Monday, July 19, 2010

The Offensive Office

The office has the rules of a prison and the atmosphere of a hospital, and indeed it feels like a place where we are all dying, slowly, day by day, of boredom, despair, of what an utter waste of time it all is. In fact, I can't think of a worse possible environment for human beings to spend eight hours a day in. Surrounded by complete strangers, forced to be nice, polite to them, people who in real life you wouldn't want to be in the same room as, who you wouldn't talk to at a party, in the office you've probably got to lick up to them. You see them every day, you spent more time with them than the people you actually love. You have to say 'How are you?' every day, 'What did you do last night?' and the answers are the same, exactly the same every single day. Like a gorilla in a cage, knowing he's better than all this, knowing there's a better life somewhere, but not being able to do anything about it: this is office life.

The backstabbing, bitching, gossiping, power struggles, close proximity to people you wouldn't choose to be near, a breeding ground for viruses, surely the office is one of the unhealthiest places imaginable for humans to spend their working life. Management are like corrupt politicians. Middle management are pointless (the UK has the lowest productivity of any country in Europe; middle management are partly to blame). All emotions, feelings and conversations in the office are false.

This world is out to waste as much of your time as it possibly can until you die and forget to do anything important or change anything. Working eight pointless hours a day. Waiting for buses, trains, in traffic jams, queues. Adverts on TV. TV. Books. Films. Life feels so circular – meeting the same types of people again and again; making the same mistakes again and again; doing the same old shit day after day.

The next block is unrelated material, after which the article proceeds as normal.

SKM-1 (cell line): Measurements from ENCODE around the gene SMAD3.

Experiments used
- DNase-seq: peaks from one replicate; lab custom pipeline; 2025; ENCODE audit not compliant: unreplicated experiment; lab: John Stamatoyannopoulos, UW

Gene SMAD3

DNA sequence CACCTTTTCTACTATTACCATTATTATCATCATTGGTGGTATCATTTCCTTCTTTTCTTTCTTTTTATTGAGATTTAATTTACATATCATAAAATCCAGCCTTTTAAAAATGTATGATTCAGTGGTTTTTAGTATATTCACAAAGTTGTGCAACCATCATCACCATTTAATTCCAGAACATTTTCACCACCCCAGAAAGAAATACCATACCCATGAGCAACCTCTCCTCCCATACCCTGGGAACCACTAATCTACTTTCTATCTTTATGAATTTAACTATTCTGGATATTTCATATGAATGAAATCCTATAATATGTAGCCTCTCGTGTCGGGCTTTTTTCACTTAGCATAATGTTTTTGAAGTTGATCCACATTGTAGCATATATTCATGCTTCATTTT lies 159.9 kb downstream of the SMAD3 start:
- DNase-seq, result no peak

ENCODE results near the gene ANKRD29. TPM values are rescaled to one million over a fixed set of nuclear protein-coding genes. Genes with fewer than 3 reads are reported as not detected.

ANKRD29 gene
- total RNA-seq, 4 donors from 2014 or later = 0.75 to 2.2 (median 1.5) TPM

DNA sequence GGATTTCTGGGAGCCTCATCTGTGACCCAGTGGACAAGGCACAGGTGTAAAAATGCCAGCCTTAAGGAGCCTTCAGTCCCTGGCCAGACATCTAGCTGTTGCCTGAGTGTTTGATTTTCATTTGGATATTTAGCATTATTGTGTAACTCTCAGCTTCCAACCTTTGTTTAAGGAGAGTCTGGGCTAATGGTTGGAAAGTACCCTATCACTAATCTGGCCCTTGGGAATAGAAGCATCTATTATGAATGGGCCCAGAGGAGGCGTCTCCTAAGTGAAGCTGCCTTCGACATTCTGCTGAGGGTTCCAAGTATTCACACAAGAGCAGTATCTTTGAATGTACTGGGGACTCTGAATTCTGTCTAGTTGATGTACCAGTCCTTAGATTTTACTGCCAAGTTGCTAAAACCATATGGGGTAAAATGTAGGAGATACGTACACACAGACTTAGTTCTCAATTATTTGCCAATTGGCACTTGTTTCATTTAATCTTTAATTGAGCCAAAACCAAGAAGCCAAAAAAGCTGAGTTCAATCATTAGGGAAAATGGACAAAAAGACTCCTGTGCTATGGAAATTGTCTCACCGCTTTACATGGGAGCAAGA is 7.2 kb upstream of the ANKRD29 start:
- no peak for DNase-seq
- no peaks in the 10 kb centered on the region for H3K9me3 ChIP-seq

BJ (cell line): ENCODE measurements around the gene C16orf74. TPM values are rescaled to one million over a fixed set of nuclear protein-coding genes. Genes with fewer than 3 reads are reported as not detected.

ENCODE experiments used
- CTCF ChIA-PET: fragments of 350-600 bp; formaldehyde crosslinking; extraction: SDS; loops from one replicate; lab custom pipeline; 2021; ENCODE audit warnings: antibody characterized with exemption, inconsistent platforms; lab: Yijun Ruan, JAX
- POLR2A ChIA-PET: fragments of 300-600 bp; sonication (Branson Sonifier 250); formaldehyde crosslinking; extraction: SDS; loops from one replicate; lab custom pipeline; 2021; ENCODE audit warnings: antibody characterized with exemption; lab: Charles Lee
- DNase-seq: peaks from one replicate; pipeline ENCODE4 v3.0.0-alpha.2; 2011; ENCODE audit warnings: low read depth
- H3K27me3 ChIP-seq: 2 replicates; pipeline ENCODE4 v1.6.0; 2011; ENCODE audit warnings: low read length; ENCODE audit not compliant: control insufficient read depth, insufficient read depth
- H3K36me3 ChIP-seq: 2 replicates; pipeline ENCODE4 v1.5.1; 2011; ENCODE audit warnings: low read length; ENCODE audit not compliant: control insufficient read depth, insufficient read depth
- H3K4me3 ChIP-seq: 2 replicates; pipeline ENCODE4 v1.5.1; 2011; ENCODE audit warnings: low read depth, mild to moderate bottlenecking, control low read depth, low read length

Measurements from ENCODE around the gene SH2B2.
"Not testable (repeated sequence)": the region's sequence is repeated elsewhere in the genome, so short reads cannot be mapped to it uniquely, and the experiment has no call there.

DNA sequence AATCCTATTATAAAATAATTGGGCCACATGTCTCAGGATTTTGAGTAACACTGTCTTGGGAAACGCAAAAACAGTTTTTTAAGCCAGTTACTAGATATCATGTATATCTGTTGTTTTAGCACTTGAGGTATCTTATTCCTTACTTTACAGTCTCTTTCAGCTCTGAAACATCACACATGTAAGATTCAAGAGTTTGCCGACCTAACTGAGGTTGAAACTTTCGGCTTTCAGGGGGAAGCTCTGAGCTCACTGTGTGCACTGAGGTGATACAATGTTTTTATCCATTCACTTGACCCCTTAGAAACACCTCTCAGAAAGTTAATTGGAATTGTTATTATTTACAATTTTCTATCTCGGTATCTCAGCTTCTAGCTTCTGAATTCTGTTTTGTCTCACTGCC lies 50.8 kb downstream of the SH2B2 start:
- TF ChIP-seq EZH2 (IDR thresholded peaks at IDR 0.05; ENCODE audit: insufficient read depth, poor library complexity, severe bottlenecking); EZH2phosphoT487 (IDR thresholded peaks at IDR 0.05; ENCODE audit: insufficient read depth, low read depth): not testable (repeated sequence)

(But why am I more emotional towards TV and films than real life! A death, a pregnancy, are far more poignant in a film than in reality. I cry during films but haven't cried over real life for decades! It must be the lighting, the music, the mood, the manipulation of emotions.)

The only moments of any true feeling or resonance in the office day is my lunch hour in the park. I choose to do this; every day, rain or shine, sitting on a park bench in the little park round the corner from work. Hardly anyone from work goes there; mainly kids in hoodies, dogs, Asians playing football in the tennis court. A dog jumping up on me whilst I'm eating my lunch.

And the other day, a little Asian boy who comes and sits down on the bench next to me; said he'd been scared of a bee, and came running over. I told him bees weren't harmful; he didn't believe me, and talked and talked, looking at my bag, lunch and book. Ran off again, on his own, playing in the rusty mini-playground, then came back again a few minutes later, talking about his fondness for nuts (I was eating a Tupperware of them), I eventually get the message, and offer him one, even though I feel like a paedophile doing so (at least it's not a sweet). He hesitatingly takes one, an almond. Then tells me where he lives (just over there, that house there). Runs off again, plays on a climbing frame, talking to himself. I go back to work.

(Little birds hiding in the leaves / Watching me eat my sandwich / Waiting for me to leave... Too busy for love, she worked, / Hoping for better things. / Nothing came.)

(2005, London)

No comments :